The average U.S. consumer is expected to spend $102.50 on Valentine's Day gifts, meals, and entertainment, according to an annual U.S. National Retail Federation survey—down from $122.98 per person in 2008.
"If anything, [people] are probably scaling back on more discretionary purchases, so that they can feel comfortable spending on Valentine's Day," said Ellen Davis, the federation's vice president.
About 92 percent of married Americans with children will spend the most money on their spouses: $67.22.
The remainder goes to Valentine's Day gifts for kids, friends, co-workers, and pets, according to the survey.
Valentine's Day Cards
Greeting cards, as usual, will be the most common Valentine's Day purchases. Fifty-eight percent of American consumers plan to send at least one, according to the survey.
The Greeting Card Association, an industry trade group, says 190 million Valentine's Day cards will be sent. And that figure does not include the hundreds of millions of cards schoolchildren exchange.
"Giving your sweetheart or someone [else] a Valentine's Day card is a deep-seated cultural tradition in the United States," said association spokesperson Barbara Miller. "We don't see that changing."
The first Valentine's Day card was sent in 1415 from France's Duke of Orléans to his wife when he was a prisoner in the Tower of London following the Battle of Agincourt, according to the association.
Valentine's Day cards—mostly handwritten notes—gained popularity in the U.S. during the Revolutionary War. Mass production started in the early 1900s.
Hallmark got in the game in 1913, according to spokesperson Sarah Kolell. Since then—perhaps not coincidentally—the market for Valentine's Day cards has blossomed beyond lovers to include parents, children, siblings, and friends.
Valentine's Day Candy: Cash Cow
An estimated 45.8 percent of U.S. consumers will exchange Valentine's Day candy, according to the retail federation survey—adding up to a sweet billion dollars in sales, the National Confectioners Association says.
About 75 percent of that billion is from sales of chocolate, which has been associated with romance at least since Mexico's Aztec Empire, according to Susan Fussell, a spokesperson with the association.
Fifteenth-century Aztec emperor Moctezuma I believed "eating chocolate on a regular basis made him more virile and better able to serve his harem," she said.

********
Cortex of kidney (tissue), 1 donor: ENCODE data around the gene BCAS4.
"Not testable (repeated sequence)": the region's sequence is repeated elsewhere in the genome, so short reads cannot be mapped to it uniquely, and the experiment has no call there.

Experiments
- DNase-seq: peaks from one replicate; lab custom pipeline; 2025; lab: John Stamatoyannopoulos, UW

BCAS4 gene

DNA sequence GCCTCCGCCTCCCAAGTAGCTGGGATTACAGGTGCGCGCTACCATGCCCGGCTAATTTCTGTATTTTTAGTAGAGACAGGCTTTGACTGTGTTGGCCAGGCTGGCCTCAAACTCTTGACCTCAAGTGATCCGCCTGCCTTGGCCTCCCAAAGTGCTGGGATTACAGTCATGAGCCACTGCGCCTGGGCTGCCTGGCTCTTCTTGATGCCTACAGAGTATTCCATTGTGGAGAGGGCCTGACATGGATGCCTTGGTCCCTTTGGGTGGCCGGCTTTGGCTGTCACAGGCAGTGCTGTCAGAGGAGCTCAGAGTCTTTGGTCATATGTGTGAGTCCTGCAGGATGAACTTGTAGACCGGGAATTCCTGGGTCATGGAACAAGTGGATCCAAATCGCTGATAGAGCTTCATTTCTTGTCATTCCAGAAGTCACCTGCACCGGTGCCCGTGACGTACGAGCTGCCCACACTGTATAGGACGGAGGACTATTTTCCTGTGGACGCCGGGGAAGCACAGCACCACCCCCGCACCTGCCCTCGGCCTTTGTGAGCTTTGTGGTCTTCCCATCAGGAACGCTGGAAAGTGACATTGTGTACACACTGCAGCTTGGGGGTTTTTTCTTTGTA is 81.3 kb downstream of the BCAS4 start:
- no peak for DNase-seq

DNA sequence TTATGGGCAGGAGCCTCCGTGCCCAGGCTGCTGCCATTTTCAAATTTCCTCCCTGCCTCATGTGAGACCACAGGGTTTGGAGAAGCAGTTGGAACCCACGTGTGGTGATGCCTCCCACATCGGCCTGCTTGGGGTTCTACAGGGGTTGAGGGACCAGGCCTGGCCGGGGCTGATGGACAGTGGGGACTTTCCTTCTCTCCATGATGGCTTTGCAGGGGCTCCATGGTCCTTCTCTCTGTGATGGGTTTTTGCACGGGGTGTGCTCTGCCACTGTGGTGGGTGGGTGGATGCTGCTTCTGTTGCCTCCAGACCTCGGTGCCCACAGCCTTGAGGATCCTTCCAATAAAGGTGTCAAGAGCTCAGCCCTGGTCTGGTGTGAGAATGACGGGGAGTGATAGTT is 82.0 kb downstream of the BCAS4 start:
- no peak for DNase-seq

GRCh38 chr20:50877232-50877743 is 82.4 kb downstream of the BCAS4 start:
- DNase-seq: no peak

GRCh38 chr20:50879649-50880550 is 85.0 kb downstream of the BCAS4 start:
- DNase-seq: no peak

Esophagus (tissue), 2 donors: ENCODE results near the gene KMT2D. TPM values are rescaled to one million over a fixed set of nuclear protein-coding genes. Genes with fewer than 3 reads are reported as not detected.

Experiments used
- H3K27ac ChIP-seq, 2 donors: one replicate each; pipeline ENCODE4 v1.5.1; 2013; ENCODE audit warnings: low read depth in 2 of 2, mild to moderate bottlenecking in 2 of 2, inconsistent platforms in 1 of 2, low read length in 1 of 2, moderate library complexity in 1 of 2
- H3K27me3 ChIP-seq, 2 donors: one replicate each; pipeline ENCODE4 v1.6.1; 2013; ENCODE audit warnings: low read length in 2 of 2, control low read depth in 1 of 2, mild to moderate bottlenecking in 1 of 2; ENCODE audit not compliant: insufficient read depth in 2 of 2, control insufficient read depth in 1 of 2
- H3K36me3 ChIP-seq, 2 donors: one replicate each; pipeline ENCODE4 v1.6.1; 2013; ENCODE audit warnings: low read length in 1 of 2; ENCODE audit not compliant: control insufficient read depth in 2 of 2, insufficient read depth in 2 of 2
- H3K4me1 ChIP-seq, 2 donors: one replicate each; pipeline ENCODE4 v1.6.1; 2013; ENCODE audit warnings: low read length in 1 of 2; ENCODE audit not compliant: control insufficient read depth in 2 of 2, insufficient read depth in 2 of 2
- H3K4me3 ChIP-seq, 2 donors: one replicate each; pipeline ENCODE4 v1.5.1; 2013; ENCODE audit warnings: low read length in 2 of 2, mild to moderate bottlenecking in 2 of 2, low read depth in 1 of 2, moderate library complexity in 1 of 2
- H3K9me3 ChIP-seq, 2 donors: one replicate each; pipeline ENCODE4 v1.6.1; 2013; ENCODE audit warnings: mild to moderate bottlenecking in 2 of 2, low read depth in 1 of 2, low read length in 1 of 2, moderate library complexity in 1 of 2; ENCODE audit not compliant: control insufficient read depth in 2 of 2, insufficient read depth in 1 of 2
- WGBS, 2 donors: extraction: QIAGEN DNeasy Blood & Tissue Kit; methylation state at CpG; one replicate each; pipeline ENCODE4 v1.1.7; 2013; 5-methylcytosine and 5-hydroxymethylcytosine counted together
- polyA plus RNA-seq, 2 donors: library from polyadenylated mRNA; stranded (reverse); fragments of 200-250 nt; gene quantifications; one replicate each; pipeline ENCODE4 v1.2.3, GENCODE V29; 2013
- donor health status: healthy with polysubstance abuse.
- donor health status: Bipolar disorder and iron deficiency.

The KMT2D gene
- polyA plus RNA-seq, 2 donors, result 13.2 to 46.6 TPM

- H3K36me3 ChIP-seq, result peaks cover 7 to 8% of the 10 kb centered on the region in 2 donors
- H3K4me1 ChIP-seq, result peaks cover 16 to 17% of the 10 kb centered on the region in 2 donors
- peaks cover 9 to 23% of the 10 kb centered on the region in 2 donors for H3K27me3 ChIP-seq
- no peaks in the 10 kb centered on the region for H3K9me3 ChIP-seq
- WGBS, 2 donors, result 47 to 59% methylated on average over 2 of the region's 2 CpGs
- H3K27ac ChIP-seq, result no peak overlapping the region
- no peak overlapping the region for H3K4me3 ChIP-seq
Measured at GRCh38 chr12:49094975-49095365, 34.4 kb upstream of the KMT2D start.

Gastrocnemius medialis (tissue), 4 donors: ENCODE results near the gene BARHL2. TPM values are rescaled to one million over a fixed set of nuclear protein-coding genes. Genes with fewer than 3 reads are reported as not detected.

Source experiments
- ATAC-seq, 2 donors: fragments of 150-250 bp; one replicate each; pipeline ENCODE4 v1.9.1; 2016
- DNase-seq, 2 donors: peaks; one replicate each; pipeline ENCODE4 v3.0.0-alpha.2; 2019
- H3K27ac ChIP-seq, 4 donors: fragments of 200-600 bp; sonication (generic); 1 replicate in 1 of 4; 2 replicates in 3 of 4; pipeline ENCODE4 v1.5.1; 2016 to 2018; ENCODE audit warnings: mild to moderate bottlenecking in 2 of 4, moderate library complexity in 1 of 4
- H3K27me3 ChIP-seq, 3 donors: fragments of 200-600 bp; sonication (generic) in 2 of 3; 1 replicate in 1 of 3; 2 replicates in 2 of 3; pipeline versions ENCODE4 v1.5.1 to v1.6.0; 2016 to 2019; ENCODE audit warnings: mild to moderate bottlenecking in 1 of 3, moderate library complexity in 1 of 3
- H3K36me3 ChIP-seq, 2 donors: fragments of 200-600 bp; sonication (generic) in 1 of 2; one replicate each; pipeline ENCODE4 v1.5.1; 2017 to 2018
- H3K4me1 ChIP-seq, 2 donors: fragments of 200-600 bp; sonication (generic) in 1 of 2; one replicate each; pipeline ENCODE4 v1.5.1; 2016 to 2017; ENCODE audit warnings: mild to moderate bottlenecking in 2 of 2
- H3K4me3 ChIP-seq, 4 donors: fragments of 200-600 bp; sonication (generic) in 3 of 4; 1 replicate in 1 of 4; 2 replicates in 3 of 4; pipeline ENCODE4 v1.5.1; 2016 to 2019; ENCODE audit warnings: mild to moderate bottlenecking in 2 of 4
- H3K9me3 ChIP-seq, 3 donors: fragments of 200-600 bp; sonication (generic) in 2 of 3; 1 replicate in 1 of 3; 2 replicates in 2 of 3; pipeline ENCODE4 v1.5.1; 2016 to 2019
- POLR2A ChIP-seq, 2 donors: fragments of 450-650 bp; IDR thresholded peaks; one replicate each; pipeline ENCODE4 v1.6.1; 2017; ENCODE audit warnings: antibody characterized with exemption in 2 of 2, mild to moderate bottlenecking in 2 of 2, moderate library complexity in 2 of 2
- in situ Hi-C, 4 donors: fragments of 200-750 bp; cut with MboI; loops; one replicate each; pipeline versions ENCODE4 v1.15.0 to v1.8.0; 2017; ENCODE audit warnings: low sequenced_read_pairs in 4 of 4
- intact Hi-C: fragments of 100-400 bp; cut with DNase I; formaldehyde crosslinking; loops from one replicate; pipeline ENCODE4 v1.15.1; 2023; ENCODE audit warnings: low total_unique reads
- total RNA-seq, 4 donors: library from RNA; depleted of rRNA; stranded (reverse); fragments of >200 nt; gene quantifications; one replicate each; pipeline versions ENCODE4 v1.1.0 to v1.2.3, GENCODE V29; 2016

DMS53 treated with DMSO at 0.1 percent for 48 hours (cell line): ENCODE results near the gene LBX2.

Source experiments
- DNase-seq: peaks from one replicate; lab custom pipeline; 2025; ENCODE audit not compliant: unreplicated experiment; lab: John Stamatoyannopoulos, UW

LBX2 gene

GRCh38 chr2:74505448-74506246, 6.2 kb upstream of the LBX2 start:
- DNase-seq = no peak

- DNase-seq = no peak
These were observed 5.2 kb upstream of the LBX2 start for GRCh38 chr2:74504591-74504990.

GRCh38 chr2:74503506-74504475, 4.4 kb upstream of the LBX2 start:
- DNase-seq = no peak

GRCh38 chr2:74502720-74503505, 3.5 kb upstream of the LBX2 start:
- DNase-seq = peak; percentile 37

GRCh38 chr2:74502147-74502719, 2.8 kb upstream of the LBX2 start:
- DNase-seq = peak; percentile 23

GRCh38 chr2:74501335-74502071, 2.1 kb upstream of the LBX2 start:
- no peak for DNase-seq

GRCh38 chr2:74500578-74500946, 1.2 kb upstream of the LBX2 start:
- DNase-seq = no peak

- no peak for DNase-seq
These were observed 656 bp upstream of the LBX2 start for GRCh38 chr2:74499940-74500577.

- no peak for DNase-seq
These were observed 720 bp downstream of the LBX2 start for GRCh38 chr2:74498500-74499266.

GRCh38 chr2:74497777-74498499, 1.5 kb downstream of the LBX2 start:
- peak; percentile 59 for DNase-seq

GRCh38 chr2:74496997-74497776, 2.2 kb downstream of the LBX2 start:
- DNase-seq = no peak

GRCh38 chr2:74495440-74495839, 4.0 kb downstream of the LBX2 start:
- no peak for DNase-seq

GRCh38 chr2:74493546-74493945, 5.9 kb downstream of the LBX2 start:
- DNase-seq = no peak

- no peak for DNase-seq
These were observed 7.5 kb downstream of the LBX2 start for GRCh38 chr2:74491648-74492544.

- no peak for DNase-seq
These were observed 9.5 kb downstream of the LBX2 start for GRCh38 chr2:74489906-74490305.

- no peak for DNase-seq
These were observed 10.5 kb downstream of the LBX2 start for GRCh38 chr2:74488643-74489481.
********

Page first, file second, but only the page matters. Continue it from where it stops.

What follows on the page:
(Related: secrets of ancient candy.)
But there's nothing chocolaty about Valentine's Day's most iconic candy: those demanding, chalky little hearts emblazoned "BE MINE," "KISS ME," "CALL ME."
About eight billion candy hearts will be made in 2009, the association says—enough to stretch from Rome, Italy, to Valentine, Arizona, and back again 20 times.
(Also see in Traveler magazine's Valentine's Day special: best U.S. cupcake bakeries.)
What Is Love? Evolution and Infatuation
Valentine's Day is all about love. But what, exactly, is that?
Helen Fisher is an anthropologist at Rutgers University in New Jersey and author of several books on love, including Why We Love: The Nature and Chemistry of Romantic Love.
Fisher breaks love into three distinct brain systems that enable mating and reproduction:
Romantic love (obsession, passion, infatuation)
Attachment (calmness and security with a long-term partner)
These are brain systems, not phases, Fisher emphasized, and all three play a role in love. They can operate independently, but people crave all three for an ideal relationship.
"I think the sex drive evolved to get you out there looking for a range of partners," she said.
"I think romantic love evolved to enable you to focus your mating energy on just one at a time, and attachment evolved to tolerate that person at least long enough to raise a child together as a team."
Valentine's Day, Fisher added, used to encompass only two of these three brain systems: sex drive and romantic love.
But "once you start giving the dog a valentine, you are talking about a real expression of attachment as well as romantic love."
VALENTINE'S DAY VIDEO: LOVE ON THE BRAIN
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